Bearded Dragon Owners Care Guide
- Custom-built enclosures are better than glass terrariums and should be
used if possible. The minimum size we suggest for a custom-built
enclosure is 48"W X 24"D x 24"H.
- Glass terrariums come in various sizes. We recommend using a 20 gallon
for one baby Bearded Dragon and a 40 gallon for one juvenile or adult Bearded Dragon.
For adults, anything bigger than a 40 gallon is better.
- In the wild, Bearded Dragons are territorial and live solitary lives. In captivity, Bearded
Dragons should not be housed together regardless of age or sex. In summary, housing Bearded
Dragons together is dangerous and detrimental to their mental health.
- Bearded Dragons require heat for their bodies to function properly, their
terrarium must have a cool side and a hot side. For the hot side, the temperature
should be around 100F. On the cool side, the temperature should be around 80F. To
achieve this temperature gradient, use an appropriate heat bulb.
- Not only does a Bearded Dragon require heat, but they also require UVB to thrive. A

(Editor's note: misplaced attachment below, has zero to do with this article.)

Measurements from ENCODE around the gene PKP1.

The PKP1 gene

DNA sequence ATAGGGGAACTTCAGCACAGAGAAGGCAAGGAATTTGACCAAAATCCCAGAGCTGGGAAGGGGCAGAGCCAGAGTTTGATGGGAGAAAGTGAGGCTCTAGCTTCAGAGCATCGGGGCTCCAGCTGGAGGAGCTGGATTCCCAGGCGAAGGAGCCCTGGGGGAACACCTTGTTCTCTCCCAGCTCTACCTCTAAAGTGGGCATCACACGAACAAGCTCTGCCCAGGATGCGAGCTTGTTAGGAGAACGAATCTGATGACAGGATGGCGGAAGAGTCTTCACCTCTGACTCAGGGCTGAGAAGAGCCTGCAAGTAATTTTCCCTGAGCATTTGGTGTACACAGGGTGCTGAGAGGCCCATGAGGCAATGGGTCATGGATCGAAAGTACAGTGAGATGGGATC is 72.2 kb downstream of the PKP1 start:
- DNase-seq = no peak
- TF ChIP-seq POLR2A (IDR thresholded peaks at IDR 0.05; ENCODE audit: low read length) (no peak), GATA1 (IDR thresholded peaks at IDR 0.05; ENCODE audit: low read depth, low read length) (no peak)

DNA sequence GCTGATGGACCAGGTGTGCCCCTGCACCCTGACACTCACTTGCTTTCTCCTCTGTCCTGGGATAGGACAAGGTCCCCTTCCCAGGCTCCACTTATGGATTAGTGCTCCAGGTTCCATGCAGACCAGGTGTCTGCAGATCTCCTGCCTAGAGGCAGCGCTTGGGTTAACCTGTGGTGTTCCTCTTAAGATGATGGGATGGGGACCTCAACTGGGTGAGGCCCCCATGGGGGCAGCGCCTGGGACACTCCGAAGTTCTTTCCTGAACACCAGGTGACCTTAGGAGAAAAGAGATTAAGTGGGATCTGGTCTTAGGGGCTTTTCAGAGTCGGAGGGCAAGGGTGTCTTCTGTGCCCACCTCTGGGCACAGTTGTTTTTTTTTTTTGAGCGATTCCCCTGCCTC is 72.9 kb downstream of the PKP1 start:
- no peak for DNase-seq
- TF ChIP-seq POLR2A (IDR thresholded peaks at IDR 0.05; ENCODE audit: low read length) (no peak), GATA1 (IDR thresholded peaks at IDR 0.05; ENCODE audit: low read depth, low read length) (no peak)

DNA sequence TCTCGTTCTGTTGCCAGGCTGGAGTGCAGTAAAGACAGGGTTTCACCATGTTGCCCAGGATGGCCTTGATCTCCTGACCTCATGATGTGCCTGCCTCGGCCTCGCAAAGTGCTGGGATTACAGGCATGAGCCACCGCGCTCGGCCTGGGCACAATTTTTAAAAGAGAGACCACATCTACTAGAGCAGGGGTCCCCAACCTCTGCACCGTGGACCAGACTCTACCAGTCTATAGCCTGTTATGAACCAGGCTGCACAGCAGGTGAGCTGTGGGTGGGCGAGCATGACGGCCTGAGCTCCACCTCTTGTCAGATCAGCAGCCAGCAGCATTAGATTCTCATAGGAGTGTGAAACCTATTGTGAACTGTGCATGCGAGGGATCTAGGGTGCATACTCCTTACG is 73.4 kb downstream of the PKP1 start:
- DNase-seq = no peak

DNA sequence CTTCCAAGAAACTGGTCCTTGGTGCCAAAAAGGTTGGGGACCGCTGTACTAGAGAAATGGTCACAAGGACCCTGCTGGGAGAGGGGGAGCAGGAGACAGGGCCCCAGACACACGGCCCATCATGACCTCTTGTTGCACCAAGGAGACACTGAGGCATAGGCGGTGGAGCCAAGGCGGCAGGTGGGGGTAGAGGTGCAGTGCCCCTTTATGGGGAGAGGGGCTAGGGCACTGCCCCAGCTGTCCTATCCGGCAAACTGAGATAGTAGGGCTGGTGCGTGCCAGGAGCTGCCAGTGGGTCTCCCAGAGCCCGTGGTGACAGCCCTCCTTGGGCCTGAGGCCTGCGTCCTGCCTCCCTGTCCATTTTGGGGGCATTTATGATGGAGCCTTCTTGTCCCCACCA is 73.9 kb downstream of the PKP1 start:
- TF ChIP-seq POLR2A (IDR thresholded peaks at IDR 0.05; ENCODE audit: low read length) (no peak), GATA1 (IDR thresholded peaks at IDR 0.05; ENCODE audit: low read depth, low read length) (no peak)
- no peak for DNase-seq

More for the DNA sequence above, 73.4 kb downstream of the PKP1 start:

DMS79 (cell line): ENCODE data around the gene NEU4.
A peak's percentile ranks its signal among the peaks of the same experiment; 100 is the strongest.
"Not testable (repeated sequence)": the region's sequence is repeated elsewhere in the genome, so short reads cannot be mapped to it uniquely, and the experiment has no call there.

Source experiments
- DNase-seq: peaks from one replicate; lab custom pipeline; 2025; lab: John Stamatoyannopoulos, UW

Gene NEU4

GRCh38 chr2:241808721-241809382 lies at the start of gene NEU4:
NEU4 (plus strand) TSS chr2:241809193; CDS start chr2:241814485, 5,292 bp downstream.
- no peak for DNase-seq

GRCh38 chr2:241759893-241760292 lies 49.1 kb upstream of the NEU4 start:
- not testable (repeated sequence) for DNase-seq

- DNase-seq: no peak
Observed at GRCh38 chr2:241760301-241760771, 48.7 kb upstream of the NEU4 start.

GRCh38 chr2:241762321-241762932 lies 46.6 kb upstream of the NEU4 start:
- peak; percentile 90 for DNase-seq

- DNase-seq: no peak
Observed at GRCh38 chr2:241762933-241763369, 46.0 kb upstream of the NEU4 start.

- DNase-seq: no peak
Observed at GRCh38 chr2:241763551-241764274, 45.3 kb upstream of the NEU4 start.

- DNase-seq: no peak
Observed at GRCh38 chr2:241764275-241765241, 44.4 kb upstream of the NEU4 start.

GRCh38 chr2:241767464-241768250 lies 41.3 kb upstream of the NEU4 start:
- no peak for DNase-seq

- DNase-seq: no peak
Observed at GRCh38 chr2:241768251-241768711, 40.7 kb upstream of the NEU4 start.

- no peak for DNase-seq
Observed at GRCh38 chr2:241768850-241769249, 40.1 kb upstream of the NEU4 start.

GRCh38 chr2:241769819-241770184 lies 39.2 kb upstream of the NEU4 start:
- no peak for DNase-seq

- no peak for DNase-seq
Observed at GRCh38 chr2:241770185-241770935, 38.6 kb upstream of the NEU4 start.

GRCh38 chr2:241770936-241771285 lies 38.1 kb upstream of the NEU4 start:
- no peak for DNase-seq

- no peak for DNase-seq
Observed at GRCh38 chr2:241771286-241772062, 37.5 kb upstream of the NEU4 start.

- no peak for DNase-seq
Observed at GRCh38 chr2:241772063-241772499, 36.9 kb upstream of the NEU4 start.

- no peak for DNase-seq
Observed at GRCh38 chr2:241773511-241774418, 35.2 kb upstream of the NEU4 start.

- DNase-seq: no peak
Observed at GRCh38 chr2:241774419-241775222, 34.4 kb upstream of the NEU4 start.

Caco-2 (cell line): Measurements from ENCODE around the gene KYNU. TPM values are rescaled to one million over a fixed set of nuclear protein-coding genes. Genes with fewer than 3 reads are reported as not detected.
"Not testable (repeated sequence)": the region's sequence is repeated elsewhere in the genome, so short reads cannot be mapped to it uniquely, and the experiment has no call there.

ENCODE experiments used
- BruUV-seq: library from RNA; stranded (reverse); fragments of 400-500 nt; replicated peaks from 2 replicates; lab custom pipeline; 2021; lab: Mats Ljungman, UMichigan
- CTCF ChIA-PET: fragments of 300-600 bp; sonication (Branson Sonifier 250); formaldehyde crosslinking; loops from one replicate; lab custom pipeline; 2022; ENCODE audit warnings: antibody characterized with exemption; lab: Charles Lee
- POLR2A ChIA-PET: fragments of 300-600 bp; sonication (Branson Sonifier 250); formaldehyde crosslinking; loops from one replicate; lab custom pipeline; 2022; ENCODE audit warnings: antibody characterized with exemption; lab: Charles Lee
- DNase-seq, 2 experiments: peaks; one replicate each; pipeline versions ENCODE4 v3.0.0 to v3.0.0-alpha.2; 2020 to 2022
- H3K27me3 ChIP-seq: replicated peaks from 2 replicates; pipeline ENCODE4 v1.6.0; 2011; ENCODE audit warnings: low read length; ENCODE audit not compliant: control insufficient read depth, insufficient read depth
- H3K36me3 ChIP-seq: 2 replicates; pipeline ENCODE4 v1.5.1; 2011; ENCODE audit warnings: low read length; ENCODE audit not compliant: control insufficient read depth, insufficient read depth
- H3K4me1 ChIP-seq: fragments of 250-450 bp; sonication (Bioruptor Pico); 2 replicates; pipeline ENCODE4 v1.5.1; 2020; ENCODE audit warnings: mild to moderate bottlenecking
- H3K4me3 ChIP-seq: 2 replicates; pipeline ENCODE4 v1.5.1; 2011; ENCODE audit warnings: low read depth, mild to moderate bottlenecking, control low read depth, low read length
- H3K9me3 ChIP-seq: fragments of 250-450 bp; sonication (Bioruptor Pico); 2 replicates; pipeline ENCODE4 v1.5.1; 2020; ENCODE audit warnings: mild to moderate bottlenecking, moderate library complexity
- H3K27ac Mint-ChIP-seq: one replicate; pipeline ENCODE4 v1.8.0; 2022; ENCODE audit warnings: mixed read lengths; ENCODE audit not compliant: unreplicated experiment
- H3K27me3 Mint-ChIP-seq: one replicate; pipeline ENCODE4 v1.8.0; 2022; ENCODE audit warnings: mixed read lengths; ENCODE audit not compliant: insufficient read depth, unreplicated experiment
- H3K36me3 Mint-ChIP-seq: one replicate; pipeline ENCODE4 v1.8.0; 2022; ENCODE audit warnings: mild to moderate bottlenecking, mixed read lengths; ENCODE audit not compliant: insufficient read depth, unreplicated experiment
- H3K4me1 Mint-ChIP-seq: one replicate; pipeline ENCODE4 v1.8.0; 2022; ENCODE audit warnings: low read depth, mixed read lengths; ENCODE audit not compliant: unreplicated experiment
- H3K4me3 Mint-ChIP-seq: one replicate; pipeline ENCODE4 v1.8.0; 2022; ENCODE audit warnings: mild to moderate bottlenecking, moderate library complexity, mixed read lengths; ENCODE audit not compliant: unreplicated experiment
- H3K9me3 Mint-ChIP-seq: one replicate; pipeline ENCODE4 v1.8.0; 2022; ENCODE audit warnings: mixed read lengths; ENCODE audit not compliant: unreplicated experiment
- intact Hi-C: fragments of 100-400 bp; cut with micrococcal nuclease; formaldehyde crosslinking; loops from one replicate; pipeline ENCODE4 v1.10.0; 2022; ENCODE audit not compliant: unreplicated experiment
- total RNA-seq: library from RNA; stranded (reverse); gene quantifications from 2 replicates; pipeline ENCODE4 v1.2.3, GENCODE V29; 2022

Bearded Dragon's enclosure should have a tube UVB bulb that spans two-thirds of the
enclosure's length. We suggest using the Reptisun 10.0 T5 HO or
the Arcadia 12%. In contrast, we do not recommend using small compact or coil UVB
bulbs as they do not provide the best UVB exposure.
- During the day, a Bearded Dragon's heat and UVB bulb should be on for 12-14 hours. After
12-14 hours, both the heat and UVB bulb should be off. At night, do not leave any lights on
as light at night can disturb their sleep. Although, if the temperature within the Bearded
Dragon's enclosure falls below 65F, then use a ceramic heat emitter bulb to provide heat
(do not use a colored bulb). In short, the nighttime temperature should be in the 70s.
- Since Bearded Dragons require UVB to thrive, they will benefit from natural sunlight.
In other words, if you live in an area that has an outdoor temperature of at least 80F
(the closer to 95F the better), then taking your Bearded Dragon outside to soak up natural
UVB is a good idea. However, use caution and take preventative measures to avoid losing
your Bearded Dragon or allowing it to eat anything from outside.
- Loose substrate should not be used for a pet Bearded Dragon, loose substrate is
a substrate that contains many small moving parts such as wood chips, ground walnut
shells, sand, or dirt. Overall, loose substrate is dangerous if consumed. In addition,